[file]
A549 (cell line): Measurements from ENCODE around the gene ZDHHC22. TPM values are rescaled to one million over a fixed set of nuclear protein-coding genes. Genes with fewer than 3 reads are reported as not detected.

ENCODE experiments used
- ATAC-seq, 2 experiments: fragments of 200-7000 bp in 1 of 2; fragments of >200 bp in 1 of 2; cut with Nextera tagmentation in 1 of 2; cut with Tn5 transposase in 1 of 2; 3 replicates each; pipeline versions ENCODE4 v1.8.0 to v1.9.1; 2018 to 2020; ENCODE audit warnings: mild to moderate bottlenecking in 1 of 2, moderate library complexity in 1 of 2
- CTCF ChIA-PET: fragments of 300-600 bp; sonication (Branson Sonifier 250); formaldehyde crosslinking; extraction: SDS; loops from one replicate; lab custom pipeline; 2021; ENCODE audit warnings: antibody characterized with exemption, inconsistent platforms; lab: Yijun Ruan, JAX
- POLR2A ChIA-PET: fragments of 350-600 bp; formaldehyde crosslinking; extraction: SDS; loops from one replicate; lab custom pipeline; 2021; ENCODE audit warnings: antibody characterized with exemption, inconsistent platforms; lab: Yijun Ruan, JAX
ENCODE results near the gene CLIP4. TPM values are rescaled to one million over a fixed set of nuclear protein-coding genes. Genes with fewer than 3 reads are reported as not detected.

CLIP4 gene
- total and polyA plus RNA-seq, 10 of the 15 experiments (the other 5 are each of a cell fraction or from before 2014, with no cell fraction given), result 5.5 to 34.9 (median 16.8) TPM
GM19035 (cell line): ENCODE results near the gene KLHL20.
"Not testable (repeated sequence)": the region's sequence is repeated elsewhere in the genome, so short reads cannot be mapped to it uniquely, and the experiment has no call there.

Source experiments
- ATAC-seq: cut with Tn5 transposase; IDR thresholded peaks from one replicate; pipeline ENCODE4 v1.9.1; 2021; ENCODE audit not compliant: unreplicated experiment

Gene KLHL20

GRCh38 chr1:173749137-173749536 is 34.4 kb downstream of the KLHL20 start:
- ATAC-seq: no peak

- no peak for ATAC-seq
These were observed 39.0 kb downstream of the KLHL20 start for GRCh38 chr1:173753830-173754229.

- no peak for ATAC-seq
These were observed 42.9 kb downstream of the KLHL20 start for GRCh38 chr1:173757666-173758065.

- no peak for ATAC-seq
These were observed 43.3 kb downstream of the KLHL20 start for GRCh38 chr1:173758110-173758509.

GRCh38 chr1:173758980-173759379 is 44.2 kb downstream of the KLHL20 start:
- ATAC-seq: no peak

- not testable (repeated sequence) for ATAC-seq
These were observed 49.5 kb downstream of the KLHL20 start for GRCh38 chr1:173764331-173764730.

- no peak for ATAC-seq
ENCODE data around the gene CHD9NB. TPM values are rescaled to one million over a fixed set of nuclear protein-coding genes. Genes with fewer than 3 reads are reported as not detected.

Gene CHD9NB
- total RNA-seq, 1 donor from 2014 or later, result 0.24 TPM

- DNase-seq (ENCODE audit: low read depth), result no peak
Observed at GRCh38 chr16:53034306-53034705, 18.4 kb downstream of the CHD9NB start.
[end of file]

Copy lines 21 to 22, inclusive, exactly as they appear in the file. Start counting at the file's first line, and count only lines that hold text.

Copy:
These were observed 43.3 kb downstream of the KLHL20 start for GRCh38 chr1:173758110-173758509.

GRCh38 chr1:173758980-173759379 is 44.2 kb downstream of the KLHL20 start: